In the second step of the assembling, illustrated in FIG. 2b, the upper part 2' of the panel 2 is folded over the upper part 1' of the panel 1, and then the respective upper parts 3' and 4' of the panels 3 and 4 are folded over the part 2' of panel 2 previously folded down and they are affixed thereto by introducing the tabs 3" and 4" into the slots 26b and 26a, respectively.
Finally, the bottom of the coffin is completed by applying one against the other, the upper part 1' of panel 1 (which is on the inside) and the upper part 2' of the panel 2 (which forms the outer side of the bottom of the coffin) and by fastening them together by means of fastening members (the construction and the operation of which will be given in detail later in the description) extending through, on the one hand, the openings 21 and 11 and, on the other hand, the openings 22 and 12, which are made to coincide respectively, when part 1' of the panel 1 is applied against part 2' of panel 2.
The bottom of the coffin is thus constructed as a double wall and the remainder of the blank 10 then provides a case which is rigid.
Blank 10 is then turned over as illustrated in FIG. 2c, to allow the introduction of the liquid containment case (not illustrated in FIG. 2c) into the coffin.
The coffin is then ready to receive the corpse, advantageously placed on a bed of an absorbing material placed into the liquid containment case.
FIG. 2d illustrates the first step of the closing of the coffin, which can also be considered as being the fourth step of the assembling.
During this step, on the one hand, the respective appendices 3"' and 4"' of the panels 3 and 4 are folded, so as to place them practically into a horizontal plane and, on the other hand, the side flaps 53 and 54 are folded inwards, which flaps are provided, respectively, between the corners of the parts of the panels 3 and 4 adjoining the appendices 3"' and 4"' and the folding lines indicated in FIG. 1, and the inward folding of the lower part 1" of the panel 1 is initiated.
The second step of closing (fifth step of the assembling) illustrated in FIG. 2e, consists in folding part 1" of the panel 1, in such a manner as to apply the same horizontally on the appendices 3"' and 4"' of the panels 3 and 4, while superposing the openings 14a and 34a; 14b and 34b; 15a and 45a; 15b and 45b. The appendix 3"' is then fastened to part 1" of the panel 1, by means of a fastening member identical to that used, as indicated above, for the mutual fastening of the respective upper parts 1' and 2' of the panels 1 and 2, this fastening member extending through the openings 14a and 34a. Similarly, the appendix 4" is fastened to the part 1" of the panel by means of another fastening member, also of the same type, extending through the openings 15a and 45a.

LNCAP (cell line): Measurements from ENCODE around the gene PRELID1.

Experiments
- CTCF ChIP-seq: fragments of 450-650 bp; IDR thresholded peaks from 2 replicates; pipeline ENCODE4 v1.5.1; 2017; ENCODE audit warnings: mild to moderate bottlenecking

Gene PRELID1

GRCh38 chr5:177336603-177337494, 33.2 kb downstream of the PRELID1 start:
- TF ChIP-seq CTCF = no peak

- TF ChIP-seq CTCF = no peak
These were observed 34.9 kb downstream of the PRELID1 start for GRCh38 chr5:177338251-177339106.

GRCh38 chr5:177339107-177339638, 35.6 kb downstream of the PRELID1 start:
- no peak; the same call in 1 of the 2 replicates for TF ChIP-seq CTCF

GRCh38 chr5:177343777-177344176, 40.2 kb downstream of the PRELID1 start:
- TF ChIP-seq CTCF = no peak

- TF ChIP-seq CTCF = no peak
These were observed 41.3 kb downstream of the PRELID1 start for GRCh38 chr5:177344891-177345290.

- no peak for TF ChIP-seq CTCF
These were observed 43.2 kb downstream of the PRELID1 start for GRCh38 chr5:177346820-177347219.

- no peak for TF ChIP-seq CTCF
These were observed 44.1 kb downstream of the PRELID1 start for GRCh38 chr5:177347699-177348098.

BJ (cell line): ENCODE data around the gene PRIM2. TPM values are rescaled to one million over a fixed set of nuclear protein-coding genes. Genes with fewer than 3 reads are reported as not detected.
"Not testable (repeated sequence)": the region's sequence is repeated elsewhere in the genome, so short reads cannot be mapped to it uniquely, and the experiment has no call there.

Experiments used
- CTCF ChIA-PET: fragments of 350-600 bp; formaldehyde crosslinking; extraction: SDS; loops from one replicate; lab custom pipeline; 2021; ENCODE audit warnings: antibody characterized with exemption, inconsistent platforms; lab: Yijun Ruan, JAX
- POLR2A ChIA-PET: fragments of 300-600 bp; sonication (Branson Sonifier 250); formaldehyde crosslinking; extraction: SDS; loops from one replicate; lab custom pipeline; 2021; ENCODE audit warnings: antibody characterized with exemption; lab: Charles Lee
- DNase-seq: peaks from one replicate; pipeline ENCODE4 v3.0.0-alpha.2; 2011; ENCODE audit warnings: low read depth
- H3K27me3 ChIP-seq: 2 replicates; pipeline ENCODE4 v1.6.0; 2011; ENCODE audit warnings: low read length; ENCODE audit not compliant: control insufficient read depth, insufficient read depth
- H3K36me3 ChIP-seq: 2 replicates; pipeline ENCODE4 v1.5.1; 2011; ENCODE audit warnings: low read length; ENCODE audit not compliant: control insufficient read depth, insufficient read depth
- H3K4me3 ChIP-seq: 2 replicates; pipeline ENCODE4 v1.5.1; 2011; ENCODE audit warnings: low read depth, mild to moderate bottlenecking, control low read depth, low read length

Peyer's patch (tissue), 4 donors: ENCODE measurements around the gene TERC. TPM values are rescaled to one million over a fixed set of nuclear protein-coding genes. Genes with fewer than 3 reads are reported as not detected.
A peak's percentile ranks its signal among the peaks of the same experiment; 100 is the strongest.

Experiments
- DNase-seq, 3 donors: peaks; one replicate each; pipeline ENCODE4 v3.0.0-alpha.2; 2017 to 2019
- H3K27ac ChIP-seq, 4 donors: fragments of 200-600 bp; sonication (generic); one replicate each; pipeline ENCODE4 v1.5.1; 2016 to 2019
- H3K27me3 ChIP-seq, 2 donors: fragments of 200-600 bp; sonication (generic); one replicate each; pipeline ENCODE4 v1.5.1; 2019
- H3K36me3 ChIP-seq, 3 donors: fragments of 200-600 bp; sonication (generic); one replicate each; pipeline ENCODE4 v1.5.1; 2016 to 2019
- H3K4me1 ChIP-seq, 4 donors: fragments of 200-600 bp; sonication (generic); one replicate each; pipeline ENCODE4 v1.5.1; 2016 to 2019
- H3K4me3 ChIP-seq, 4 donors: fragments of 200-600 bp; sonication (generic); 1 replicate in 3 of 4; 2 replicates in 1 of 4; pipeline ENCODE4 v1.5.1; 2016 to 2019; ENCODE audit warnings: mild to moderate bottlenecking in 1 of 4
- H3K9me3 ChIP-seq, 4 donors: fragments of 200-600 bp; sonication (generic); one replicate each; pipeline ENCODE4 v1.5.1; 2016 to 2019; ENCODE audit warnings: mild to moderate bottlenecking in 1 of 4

To complete the closing of the coffin, one only needs, as illustrated in FIG. 2f, to fold down part 2" of panel 2 including the series of openings 23, 24b and 25b, on part 1" of panel 1, said openings being then made to coincide with the respective openings 13, 14b and 15b of the later and then to fasten these two parts together, by means of three fastening members, again of the above-mentioned type, extending respectively through the pairs of openings 23 and 13; 24b, 14b; 25b and 15b.
The coffin is thus erected and closed simply and rapidly by shaping blank 10 to form a perfectly rigid structure.
We shall now describe the arrangement and the operation of the above-mentioned fastening member, with reference to FIGS. 3a and 3b.
The fastening member 20, represented in FIGS. 3a and 3b includes a rectangular flat frame 61 of which the external edges 61a extend beyond a vertical wall 62, of which the inner surface is defined on one side by the inner edges 61b of frame 61.
Preferably, the fastening member is made entirely of a plastic material which can be eliminated without any adverse effect on the environment, such as low pressure, high-density polyethelene (HDPE). The frame (61) and the walls (62) are advantageously integrally molded from such a plastic material.
The space defined by the wall 62 inside the frame 61, forms a housing 69 opened at the top and at the bottom, into which are placed two movable flaps 63 running parallel to the length of frame 61, each one of them being fastened to a pedal 64a or 64b forming therewith a substantially right-angled dihedron.